Shampoo commercials are a tad less sex fixated, but they always make sure to throw in the word “Guaranteed” several times for good measure, without really letting on exactly WHAT is being guaranteed.

Religion
On Tuesday the Nepali hindus celebrated a different kind of religious holiday called Holi. I’m not entirely sure what the religious significance of the rituals are, but they consist of everything shutting down, then everyone who can walk, crawl or roll go out onto  the streets to throw water and smear paint on each other. I would’ve taken pictures, but I didn’t dare to bring a camera out into the mayhem… Biking down the street to the shop (which was futile, seeing as everything was closed) literally EVERYONE I saw, young or old, men and women, were covered in bright colors, and dripping wet!

Health
I’m guessing it’s not the most interesting thing to read about, but whenever my health is not as it should be, it is strongly on my mind, so I don’t give a crap. Or rather I do so way too often. For the fourth or fifth time in the past eight weeks I am suffering from diarrhea. This time around it’s a bit different, it started with a strong fever on Monday, and the diarrhea set in that evening. On Tuesday the fever settled down, but my neck got sore and stiff. This morning I went to the private clinic at Patan hospital with a stool sample and a description of my symptoms. It might be a recurring viral or bacterial infection, or it might be a chronic amoebic infection. I’ll get the answer from the lab tomorrow. Until then I will be taking antibiotics to help my stomach fight the infection, and rehydration powder to stop from getting dehydrated. The rehydration solution is basically sugar, salts and electrolytes that you dissolve in clean water, and that tastes like sweetened brackish water. No matter what it is, it will be a relief to find out, and get some professional assistance in killing it.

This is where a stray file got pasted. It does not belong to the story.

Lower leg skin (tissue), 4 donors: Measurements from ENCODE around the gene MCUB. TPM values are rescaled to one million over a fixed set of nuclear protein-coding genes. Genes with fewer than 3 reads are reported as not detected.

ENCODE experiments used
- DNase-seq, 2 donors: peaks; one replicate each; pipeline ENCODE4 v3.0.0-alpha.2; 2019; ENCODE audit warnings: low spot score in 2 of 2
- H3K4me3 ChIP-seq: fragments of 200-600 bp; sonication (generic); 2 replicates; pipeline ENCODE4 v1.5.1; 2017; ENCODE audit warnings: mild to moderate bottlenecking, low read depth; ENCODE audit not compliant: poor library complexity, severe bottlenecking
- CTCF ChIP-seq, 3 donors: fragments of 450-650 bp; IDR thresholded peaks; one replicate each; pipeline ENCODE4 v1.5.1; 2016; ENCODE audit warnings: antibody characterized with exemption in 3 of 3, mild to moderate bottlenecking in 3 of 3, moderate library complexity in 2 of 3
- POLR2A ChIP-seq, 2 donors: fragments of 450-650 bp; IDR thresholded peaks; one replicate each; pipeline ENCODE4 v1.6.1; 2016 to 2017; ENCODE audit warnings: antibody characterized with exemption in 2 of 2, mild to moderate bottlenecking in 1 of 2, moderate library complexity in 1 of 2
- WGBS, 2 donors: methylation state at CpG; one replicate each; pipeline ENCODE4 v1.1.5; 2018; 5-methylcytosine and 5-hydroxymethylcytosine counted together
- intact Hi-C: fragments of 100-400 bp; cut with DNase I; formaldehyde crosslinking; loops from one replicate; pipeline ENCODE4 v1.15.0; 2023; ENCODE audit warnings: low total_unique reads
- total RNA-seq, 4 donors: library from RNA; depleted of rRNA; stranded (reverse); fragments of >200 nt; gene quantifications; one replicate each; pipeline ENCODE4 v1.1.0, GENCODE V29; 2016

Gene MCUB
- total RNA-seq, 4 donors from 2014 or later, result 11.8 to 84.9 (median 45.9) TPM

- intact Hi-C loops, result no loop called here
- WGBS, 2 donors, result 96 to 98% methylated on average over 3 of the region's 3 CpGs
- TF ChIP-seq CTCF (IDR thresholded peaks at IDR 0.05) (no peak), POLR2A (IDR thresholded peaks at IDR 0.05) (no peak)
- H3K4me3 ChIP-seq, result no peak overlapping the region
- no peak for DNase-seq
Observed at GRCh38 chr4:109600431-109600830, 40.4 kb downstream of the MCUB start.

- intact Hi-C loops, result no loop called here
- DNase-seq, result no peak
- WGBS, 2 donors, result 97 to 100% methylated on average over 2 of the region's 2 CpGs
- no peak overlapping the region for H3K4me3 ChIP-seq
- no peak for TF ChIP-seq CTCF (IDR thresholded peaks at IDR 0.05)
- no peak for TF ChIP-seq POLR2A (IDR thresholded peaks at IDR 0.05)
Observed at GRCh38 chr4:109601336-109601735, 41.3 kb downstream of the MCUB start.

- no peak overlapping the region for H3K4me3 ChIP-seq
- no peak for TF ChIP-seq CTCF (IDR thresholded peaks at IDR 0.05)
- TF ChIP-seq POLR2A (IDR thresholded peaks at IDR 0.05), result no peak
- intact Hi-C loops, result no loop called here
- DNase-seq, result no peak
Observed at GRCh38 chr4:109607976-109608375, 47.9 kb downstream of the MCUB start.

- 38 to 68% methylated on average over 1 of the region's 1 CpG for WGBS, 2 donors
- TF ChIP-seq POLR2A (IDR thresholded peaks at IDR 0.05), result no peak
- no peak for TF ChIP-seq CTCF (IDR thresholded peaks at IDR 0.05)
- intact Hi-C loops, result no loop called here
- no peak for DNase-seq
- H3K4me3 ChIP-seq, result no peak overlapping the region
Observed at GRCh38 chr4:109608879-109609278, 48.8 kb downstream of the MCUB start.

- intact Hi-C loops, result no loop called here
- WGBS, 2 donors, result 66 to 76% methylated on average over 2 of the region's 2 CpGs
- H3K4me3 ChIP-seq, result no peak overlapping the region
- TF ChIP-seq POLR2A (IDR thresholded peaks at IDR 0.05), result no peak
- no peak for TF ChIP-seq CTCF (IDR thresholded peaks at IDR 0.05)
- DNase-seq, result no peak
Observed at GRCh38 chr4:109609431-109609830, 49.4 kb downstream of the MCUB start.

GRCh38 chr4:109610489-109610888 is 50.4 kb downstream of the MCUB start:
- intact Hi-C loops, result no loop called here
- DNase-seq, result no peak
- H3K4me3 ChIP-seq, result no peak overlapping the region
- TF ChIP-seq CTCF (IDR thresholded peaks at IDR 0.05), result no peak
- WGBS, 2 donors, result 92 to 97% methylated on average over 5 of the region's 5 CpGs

Politics
I had tickets to go to Royal Chitwan National Park on Monday, and come back today. I have not been to Chitwan, and it is not because of my health. Late last week there was a Bandha (demonstration/blockade) in the Terai region near the national park, and two people got killed. When this kind of thing happens, there are no systems in place to care for their families unless they are declared martyrs by the government. Now the local communities are blocking all the roads in and out of the area, and say that they won’t open them again until the government agrees to declare them martyrs. It seems quite safe to assume they will be declared such but it might take some time. There is a small chance I might be able to go on Monday March 16 instead, but that will be my last opportunity, as I leave Nepal on Thursday 19. Here’s hoping I’ll be able to go bathe elephants and spot rhinos and crocs and bengal tigers! *fingers crossed*

Environment
Elephants in Chitwan can bathe in the river, but the river here in Kathmandu is dry. I mentioned that the water situation is getting worse, and it’s escalating quickly. Kathmandu is now a city where only the rich have clean drinking water. Even the “clean” water needs to be uv-filtered to be drinkable, a single unfiltered drop swallowed can make you sick. However, the trucks that deliver water are now so over worked, and clean water has to be transported so far, that there’s a three week wait to get clean water delivered, and the clean water has become so expensive that a normal Nepali working family can not easily  afford it. You can still get dirty water at a lower price, but that’s so dirty you have to boil it to use it for washing. Kathmandu is a city of about a million inhabitants, and not enough clean water to keep sanitary standards to a necessary minimum. We all try to save water, but even I realize that flush toilets which use about 10 litres of water in a single flush are probably the biggest waste of clean water ever. When I shower, which I now have cut down to a couple of times a week, I stand in a little plastic tub, to gather up the water, so I can re-use that water to flush the toilet later. Still, I use over a thousand litres of water a week, and more when I have stomach trouble and need to flush more often. Right now I am out of water again, which means I have to climb into the cistern again, to scoop up some of the water that the pump doesn’t get to… Some technical genious ought to come up with a system that can effectively flush a toilet with a lot less water! (The squat toilets that are typical for Asia use less water, but they hardly ever flush clean, which is why they so often smell.)

Work